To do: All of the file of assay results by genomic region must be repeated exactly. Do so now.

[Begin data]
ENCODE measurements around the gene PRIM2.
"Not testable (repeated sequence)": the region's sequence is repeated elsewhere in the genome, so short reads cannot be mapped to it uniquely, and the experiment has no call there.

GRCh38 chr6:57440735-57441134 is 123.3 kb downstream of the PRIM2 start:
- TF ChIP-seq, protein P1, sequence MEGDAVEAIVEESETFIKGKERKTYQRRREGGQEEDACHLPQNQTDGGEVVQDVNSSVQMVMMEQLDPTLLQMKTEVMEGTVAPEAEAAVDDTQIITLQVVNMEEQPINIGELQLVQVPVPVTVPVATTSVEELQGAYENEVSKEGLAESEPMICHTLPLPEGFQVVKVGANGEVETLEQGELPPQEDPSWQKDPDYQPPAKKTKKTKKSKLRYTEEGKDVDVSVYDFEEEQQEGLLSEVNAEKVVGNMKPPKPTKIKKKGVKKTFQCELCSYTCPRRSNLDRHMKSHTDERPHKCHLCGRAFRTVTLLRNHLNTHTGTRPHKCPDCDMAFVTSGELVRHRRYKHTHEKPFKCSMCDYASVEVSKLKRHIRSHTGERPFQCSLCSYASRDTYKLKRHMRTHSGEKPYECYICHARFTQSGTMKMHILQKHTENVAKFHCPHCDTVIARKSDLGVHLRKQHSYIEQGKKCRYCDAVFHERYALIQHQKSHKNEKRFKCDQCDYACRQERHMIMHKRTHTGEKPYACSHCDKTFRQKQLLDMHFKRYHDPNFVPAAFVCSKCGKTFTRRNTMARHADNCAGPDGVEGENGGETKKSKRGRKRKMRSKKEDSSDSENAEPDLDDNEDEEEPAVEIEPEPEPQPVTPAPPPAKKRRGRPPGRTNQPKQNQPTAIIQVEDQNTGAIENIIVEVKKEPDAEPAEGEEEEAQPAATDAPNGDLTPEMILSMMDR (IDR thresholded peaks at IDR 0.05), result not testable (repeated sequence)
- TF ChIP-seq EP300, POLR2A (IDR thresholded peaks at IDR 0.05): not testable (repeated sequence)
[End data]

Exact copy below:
ENCODE measurements around the gene PRIM2.
"Not testable (repeated sequence)": the region's sequence is repeated elsewhere in the genome, so short reads cannot be mapped to it uniquely, and the experiment has no call there.

GRCh38 chr6:57440735-57441134 is 123.3 kb downstream of the PRIM2 start:
- TF ChIP-seq, protein P1, sequence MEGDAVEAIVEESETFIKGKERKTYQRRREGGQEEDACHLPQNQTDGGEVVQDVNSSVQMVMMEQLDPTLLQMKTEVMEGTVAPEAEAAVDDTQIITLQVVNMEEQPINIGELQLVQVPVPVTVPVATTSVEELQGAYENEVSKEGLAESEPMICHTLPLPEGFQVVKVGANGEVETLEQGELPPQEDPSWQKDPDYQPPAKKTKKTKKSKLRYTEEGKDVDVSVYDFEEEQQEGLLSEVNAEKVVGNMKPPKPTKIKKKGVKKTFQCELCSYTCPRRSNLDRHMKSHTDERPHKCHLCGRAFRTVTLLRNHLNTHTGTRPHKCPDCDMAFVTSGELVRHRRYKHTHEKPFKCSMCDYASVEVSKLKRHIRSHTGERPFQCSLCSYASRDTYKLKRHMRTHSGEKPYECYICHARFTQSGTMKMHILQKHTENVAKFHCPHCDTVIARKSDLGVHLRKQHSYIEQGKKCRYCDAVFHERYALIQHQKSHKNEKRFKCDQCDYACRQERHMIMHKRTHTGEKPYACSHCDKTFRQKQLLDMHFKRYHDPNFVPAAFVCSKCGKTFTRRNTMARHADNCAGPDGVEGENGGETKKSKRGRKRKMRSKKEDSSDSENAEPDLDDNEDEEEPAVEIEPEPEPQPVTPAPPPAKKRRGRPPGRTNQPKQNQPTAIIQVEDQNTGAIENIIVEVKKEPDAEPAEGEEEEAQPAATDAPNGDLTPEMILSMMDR (IDR thresholded peaks at IDR 0.05), result not testable (repeated sequence)
- TF ChIP-seq EP300, POLR2A (IDR thresholded peaks at IDR 0.05): not testable (repeated sequence)